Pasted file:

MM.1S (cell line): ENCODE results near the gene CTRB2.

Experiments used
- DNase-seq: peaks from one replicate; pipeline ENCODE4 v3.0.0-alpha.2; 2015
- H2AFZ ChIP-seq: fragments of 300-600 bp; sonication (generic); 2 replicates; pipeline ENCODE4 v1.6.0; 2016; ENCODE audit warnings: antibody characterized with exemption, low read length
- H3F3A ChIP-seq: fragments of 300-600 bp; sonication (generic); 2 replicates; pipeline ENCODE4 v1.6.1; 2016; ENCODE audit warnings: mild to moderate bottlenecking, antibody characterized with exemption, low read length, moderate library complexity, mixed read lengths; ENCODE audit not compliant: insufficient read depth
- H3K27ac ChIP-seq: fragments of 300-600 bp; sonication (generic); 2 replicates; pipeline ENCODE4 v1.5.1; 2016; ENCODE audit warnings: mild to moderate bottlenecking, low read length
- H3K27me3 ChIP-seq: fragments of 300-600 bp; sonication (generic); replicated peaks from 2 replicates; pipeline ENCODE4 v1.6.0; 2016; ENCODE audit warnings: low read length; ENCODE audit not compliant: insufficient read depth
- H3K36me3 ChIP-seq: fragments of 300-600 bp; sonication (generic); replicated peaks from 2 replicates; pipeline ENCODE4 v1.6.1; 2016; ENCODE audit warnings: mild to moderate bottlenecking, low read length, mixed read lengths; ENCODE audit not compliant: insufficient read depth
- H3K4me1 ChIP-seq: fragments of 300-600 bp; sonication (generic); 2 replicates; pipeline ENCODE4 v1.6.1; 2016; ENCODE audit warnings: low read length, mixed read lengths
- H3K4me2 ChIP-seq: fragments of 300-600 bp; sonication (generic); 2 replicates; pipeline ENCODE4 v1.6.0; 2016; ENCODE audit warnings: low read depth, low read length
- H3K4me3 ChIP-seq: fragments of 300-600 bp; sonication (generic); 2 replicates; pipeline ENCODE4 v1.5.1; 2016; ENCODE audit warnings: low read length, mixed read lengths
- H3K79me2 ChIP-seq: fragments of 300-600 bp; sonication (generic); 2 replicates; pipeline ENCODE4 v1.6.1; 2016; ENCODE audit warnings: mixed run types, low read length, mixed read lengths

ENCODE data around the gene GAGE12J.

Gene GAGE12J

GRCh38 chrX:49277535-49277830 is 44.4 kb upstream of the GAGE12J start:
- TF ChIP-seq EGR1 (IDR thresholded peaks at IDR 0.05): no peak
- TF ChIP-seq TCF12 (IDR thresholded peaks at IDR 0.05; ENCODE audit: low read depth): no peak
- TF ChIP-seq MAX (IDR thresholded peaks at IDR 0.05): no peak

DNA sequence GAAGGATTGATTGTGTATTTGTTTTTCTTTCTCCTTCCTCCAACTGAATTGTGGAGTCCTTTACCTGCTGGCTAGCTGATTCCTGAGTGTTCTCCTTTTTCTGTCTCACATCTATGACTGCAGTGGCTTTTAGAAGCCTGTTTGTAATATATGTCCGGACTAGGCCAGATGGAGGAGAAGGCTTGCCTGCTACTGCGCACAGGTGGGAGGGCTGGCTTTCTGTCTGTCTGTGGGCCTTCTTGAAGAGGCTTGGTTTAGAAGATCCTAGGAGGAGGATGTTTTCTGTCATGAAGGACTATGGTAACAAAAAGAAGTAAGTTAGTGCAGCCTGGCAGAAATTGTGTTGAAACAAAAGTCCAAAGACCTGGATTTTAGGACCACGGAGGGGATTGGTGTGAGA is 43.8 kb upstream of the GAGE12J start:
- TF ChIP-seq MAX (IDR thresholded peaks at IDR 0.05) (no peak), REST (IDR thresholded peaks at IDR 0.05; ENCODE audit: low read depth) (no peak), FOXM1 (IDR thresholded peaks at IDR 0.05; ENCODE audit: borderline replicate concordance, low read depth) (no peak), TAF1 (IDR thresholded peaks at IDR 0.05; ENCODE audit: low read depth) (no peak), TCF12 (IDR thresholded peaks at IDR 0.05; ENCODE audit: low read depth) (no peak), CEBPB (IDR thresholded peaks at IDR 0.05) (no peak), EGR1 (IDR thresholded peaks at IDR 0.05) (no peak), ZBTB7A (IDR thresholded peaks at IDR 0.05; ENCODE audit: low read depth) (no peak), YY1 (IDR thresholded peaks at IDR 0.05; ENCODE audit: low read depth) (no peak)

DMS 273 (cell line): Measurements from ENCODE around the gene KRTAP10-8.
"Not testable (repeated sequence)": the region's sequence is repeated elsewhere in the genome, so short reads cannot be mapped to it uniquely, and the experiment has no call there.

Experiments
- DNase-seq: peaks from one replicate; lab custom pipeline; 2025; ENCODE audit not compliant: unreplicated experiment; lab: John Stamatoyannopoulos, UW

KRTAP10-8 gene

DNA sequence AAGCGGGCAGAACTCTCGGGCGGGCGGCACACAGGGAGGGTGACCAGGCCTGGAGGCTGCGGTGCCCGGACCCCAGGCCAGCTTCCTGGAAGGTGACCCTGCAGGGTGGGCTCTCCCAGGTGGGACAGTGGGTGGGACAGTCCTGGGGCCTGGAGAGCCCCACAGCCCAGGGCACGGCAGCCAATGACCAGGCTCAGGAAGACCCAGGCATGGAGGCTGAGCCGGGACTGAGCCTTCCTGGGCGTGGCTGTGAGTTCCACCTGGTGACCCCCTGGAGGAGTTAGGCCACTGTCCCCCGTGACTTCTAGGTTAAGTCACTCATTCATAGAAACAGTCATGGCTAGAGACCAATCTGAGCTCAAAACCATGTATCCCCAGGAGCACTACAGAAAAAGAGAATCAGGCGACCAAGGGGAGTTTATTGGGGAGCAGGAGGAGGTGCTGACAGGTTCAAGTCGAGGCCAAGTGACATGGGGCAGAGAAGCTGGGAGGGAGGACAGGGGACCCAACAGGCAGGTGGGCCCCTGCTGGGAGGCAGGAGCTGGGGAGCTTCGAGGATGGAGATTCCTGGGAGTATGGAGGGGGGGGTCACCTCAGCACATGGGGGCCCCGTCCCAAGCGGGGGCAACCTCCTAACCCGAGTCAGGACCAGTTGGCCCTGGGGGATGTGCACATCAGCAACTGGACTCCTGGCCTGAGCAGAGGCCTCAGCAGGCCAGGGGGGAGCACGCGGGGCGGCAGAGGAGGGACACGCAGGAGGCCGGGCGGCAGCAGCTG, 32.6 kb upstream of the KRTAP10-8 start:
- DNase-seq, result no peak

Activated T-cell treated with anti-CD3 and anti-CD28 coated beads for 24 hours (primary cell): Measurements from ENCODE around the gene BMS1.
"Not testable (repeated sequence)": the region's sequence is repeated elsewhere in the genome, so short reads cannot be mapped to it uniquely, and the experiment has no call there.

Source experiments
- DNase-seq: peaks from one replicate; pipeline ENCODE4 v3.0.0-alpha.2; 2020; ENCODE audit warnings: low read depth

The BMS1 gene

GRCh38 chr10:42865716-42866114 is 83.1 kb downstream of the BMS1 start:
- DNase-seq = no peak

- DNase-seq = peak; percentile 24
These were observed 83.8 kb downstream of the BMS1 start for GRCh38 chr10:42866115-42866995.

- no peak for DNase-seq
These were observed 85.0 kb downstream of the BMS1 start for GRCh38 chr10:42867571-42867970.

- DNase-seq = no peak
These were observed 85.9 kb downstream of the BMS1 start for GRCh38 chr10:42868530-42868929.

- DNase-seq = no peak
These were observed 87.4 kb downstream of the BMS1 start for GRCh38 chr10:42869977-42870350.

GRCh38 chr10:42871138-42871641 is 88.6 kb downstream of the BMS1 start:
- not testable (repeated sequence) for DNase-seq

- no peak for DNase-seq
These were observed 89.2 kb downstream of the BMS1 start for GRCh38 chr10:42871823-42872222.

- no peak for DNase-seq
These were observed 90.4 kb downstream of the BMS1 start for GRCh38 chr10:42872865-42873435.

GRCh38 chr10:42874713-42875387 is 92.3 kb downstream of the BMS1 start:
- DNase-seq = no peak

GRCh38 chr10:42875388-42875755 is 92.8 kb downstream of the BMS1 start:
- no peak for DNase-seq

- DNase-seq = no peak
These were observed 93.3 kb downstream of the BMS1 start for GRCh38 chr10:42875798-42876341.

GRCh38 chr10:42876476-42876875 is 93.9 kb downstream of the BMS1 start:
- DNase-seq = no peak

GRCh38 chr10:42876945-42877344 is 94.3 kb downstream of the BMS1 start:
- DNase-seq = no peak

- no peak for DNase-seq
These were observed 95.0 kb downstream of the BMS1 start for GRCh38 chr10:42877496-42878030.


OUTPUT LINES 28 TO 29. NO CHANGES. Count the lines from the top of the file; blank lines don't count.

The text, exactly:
Activated T-cell treated with anti-CD3 and anti-CD28 coated beads for 24 hours (primary cell): Measurements from ENCODE around the gene BMS1.
"Not testable (repeated sequence)": the region's sequence is repeated elsewhere in the genome, so short reads cannot be mapped to it uniquely, and the experiment has no call there.